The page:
Someone such as an occupational therapist can provide evidence as to how your disability keeps you from doing your particular job, and can also provide information on how your disability will keep you from transferring your skills so that you are able to do another job. This is important so you can show the Court why you didn’t just go get a different job when you became injured. An occupational therapist can show the judge why someone with your injury will no longer be able to do what is expected at your job.

Do Not Miss Your Hearing

Just like with other important appointments, it is crucial to be present and show up on time for your appointment. If you expect a potential time conflict, go ahead and move to continue your hearing in advance. If you simply miss your hearing without a very good reason, the ALJ is going to default you, and you will lose your case. You may not be able to move on from this point after you lose by default at this hearing.

Keep In Touch With Your Attorney

As soon as you have a disability attorney, make sure you keep in close contact. If your attorney calls you, call back as soon as possible. By the same token, make sure you advise your attorney every time you get new information that may apply to your case. There are many times where a client did not give the attorney information crucial to the case, and it resulted in losing the case. Don’t worry about bothering your attorney if you have crucial information to share. Your attorney chose to help clients with disability claims and wants you to call.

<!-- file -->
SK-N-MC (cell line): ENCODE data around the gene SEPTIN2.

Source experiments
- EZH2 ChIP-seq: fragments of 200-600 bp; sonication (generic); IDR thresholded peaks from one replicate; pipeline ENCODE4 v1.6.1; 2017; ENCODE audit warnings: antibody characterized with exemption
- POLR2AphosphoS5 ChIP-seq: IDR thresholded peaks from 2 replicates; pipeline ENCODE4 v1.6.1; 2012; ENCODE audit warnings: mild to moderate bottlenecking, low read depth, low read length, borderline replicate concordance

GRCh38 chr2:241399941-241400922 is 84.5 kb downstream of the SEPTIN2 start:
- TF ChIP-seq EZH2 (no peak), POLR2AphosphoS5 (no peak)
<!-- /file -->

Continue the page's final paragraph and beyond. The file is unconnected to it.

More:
Be Patient

It can take up to 2 years from the start of your claim before you get a date in court. Waiting for a long time can be frustrating, especially when you can’t work and you have to figure out how to live without your regular income. Don’t let the ALJ see if you are feeling anxious about how much time has passed. Your initial hearing is your best chance at winning your claim, so you want to take full advantage of it when your day finally arrives.

At Joel Thrift Law, we understand how frustrating it is to deal with the SSDI process, especially when it seems as though it should be easier to get something you feel you have a right to. Especially if you worked for a long time before your injury, you may be wondering why the process is so difficult to get benefits to which you should be entitled. 

Even though there are many similarities in cases, your case is still different from other cases in important ways. We at Joel Thrift Law will help so that when you go to court, the judge will see why your case is so important. If you or someone you love has a potential or active disability claim, give us a call today.

How Long Does it Take to Reinstate SSDI?

How Long Does it Take to Reinstate SSDI?